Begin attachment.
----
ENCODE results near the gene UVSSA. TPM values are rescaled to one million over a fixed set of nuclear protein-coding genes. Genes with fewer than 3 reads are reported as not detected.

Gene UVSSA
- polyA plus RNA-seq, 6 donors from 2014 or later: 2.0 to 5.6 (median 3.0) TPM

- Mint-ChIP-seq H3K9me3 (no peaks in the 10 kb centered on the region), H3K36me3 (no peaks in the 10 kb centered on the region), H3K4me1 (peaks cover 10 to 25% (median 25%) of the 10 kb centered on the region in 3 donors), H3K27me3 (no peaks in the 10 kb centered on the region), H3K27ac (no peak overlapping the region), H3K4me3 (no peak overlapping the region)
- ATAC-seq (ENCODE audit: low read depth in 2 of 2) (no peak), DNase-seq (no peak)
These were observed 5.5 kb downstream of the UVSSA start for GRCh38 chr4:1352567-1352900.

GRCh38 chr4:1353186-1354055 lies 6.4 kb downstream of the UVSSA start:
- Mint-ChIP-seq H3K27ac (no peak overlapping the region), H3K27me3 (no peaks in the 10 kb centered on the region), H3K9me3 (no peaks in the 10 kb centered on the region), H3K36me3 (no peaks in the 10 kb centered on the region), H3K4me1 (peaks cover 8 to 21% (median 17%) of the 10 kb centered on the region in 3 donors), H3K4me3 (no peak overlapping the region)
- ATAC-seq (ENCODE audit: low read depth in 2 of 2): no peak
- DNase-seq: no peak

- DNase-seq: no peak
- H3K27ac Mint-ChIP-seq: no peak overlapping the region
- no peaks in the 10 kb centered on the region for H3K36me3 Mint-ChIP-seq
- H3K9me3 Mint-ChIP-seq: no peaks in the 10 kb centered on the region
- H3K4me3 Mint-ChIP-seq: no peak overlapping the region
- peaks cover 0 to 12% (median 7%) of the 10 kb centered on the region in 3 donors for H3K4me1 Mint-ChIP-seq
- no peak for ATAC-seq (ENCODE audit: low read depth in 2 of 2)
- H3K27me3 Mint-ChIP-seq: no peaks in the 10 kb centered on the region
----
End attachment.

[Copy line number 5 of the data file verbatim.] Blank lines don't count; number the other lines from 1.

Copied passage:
- ATAC-seq (ENCODE audit: low read depth in 2 of 2) (no peak), DNase-seq (no peak)